I am very please to announce this latest event in my themed ‘Gardening for Biodiversity’ talks and workshops. I had the pleasure of being invited by Colclough Walled Garden management to give a guided walk & talk using Colclough Walled Garden and Tintern Abbey’s very special natural environment as an outdoor classroom. (June 25th 2pm in Colclough Walled Garden, near Saltmills, Sth Wexford).
What can we as gardeners and horticulturists learn from nature and then translate what we learn into our own gardens and green spaces in order to support our local biodiversity?
Study the flower shapes that bees, butterflies and hoverflies are drawn to. Look at the woodland floor and see over time the rotting leaves and dead wood return to the soil, enriching and allowing soil organisms to do their work. See how wildflower rich grasslands around the Abbey attract more insects than the more manicured urban garden lawns. These are just some of the things that will be part of my outdoor classroom – Biodiversity Gardening at Colclough Walled Garden.
The old head gardener’s cottage (Mr Rose) will provide an ideal setting for part of the walk and talk. Let’s hope he can join us on Saturday!
Colclough Walled Garden is part of the Wexford Garden Trail and was originally owned by the Colclough family who lived in Tintern Abbey between the 1600’s and mid 1900’s and last vacated in 1959. It is only since 2010 that the garden is being back to its former glory.
Following on from my recent (March 2016) successful ‘Gardening for Biodiversity‘ informal talks in Tinahely, Co. Wicklow, I am rolling them out on a regional basis into Wexford, Carlow and the rest of Wicklow. Indeed I was invited by Monaseed Community Group in North Wexford to give a condensed version covering gardening for pollinators, wildflower gardening and trees for wildlife. This was held during Ireland’s Biodiversity Week (May 2016).
I can adapt the tried and tested series of 5 informal talks so they meet the needs of community groups , garden centres and organisations. I am also willing to give groups a taster and at a later stage I can help groups to apply for funding. Community grants and Local Agenda 21 Environmental grants through county councils may be suitable to help fund these talks.
Tinahely Remembers the Civilians Who Died During The Easter Rising
Last weekend I completed working closely with Tinahely’s Tidy Town’s and community on a very special but simple and evocative Easter Rising commemoration project for the civilians who died. Having worked in the horticultural and floristry background in the past, I have had close contact with helping family and friends celebrate and remember their loved ones’ lives and passings through plants and floral tributes.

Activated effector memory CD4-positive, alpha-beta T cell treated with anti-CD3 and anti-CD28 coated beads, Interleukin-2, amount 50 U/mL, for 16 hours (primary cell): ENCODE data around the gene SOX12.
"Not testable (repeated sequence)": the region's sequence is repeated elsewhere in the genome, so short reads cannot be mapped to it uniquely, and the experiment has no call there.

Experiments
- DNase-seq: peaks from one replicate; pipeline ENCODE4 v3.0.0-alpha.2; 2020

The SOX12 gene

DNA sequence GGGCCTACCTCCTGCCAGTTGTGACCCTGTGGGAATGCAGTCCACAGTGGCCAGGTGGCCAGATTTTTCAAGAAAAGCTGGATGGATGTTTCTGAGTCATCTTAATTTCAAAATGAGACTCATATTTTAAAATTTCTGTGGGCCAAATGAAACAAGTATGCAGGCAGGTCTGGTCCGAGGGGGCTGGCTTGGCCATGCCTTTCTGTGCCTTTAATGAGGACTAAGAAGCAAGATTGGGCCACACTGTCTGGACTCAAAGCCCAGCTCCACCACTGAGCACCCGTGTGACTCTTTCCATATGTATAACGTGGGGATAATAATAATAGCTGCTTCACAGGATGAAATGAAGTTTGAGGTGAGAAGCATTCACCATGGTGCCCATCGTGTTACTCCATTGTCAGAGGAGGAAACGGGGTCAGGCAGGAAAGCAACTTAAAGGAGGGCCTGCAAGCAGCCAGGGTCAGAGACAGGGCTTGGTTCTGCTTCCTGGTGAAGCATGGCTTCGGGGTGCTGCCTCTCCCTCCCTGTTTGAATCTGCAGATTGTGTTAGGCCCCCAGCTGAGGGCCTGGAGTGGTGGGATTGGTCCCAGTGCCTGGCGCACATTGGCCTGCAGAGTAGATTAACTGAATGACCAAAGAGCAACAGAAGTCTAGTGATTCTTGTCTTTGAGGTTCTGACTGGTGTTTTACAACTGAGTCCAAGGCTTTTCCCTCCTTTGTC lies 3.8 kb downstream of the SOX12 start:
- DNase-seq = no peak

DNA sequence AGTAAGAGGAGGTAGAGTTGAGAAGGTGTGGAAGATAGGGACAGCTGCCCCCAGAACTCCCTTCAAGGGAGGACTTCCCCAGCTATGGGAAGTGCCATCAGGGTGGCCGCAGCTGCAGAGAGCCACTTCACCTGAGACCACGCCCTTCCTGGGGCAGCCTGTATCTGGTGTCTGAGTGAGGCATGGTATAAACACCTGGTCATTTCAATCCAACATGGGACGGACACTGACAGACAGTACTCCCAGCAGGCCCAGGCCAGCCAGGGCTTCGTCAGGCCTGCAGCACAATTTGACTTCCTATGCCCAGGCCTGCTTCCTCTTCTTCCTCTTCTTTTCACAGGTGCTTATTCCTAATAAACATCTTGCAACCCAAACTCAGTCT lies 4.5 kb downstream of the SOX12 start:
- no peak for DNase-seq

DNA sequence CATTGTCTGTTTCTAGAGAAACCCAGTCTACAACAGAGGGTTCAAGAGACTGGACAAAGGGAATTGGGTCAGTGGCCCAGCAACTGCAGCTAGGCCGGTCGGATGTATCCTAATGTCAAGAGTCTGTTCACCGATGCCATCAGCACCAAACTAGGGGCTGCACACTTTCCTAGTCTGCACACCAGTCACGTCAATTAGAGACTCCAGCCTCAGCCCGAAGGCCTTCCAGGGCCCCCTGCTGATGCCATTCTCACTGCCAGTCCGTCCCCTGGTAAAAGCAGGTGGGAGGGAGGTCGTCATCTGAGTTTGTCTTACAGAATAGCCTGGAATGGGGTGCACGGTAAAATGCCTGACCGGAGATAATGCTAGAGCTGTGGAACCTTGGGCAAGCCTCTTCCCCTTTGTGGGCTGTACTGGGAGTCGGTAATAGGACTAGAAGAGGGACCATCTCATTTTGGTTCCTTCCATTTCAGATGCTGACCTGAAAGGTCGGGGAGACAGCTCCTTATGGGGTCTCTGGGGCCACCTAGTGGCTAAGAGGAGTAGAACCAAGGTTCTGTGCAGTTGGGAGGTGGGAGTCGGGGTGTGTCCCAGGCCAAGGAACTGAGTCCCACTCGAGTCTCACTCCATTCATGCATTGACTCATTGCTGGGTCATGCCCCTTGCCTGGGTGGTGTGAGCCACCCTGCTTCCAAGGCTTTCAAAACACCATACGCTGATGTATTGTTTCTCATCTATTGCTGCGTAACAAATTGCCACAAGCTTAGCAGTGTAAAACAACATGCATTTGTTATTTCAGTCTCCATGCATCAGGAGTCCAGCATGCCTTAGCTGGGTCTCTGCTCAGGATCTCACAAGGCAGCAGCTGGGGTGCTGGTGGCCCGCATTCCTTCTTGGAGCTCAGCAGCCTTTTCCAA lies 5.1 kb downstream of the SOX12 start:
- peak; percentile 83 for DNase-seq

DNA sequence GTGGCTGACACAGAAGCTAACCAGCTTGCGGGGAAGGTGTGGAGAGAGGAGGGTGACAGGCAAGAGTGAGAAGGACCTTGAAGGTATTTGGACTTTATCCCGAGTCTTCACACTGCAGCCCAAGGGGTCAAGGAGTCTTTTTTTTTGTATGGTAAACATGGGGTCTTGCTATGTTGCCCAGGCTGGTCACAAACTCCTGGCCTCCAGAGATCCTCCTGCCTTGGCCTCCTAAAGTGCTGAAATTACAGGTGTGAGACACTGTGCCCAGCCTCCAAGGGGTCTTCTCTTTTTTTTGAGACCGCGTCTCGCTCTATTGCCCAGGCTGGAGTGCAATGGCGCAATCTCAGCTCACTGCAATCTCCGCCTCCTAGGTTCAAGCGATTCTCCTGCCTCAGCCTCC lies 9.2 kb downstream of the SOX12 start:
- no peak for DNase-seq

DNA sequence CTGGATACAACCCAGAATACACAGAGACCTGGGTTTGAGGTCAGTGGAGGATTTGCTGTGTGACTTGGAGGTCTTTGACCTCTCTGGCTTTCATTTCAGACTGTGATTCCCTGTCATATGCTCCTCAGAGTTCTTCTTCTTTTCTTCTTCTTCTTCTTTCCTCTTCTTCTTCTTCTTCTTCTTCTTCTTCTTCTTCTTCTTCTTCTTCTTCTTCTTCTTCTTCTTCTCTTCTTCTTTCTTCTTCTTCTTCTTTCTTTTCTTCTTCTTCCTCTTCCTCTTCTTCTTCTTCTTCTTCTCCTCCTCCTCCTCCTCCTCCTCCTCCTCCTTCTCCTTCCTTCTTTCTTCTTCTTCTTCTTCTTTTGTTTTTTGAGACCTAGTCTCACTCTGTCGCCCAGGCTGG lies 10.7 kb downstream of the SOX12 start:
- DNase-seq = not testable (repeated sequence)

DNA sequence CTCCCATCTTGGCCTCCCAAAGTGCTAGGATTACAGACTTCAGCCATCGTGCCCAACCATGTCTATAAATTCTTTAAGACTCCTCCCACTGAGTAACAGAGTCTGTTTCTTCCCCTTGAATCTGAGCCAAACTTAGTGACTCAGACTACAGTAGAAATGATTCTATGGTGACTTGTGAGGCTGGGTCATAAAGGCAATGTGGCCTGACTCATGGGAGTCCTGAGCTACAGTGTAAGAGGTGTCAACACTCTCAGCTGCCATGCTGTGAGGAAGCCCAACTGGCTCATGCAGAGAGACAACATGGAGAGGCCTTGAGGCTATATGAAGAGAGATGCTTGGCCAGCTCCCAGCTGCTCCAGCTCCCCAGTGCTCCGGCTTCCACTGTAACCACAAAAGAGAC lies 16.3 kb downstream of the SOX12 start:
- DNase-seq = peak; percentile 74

There is a long tradition going back centuries if not thousands of years whereby flowers are laid on a loved one’s grave at the time of the funeral and on their anniversary. Equally, after a loved one’s passing, simple items belonging to the deceased can evoke strong memories e.g. a pair of glasses, a watch or even an old pair of shoes!
The placing of flowers on a loved one’s grave in Ancient Rome allowed for the deceased’s spirit to wander around a comforting environment. The red poppy is now very entwined with the World Wars and other significant wars in more recent times. Individual flowers have their own language and the blue forget me not (Myosotis) as the name suggests symbolises memories and in remembrance.
Tinahely’s community took the steps to mark the passing of the civilians who died during the 1916 Easter Rising and give those who died a simple but living memorial that compliments other events occurring in Tinahely’ Courthouse Arts Centre. While it was acknowledged that the exact number is still to this date unknown for various reasons, the community still wanted to mark the passing of another Irish person’s death during this most important time of our history just as they would mark the passing of their own loved ones death. Indeed, it has been suggested, that the placing of flowers as far back as 30,000 years ago when the Neanderthals were in existence, that the flowers would possibly help the departed to start a new life!
Taking part in the ceremony on April 24th included Tinahely National School, Kilcommon National School, Tinahely’s Mens Shed, Tinahely Active Retirement, KARE, Tinahely’s Women’s Network and individuals.
With the help of Local Agenda 21 Environmental Partnership Fund through Wicklow County Council, I am delivering a range of talks and workshops. These are aimed at gardeners and community groups to give them the knowledge, skills and tools to help them make a difference.
In the past gardeners, horticulturists and all green fingered people (and I include myself) have a lot to answer for with the use of unsustainable products and practices. For example the introduction of invasive species like Japanese knotweed or giant hogweed, continued use of peat as a growing medium to name a few. However we are also well placed to make a huge contribution to more sustainable practices be it using peat free composts, supporting initiatives to rid us of invasive species or helping to spread the word about ways to garden that supports, protects our local biodiversity and use out natural resources in a more responsible manner.
These workshops focus on Gardening for Wildlife, Water Conservation, Peat Free composts, Wildflower Gardening, and Trees for Wildlife. Each workshop finishes with a range of ‘eco-pledges’. Each person is asked to commit to an eco-pledge. Whether that might be to engage with one of the Irish environmental organisations, or taking on a big wildflower project in their own garden or open public space – every positive step helps!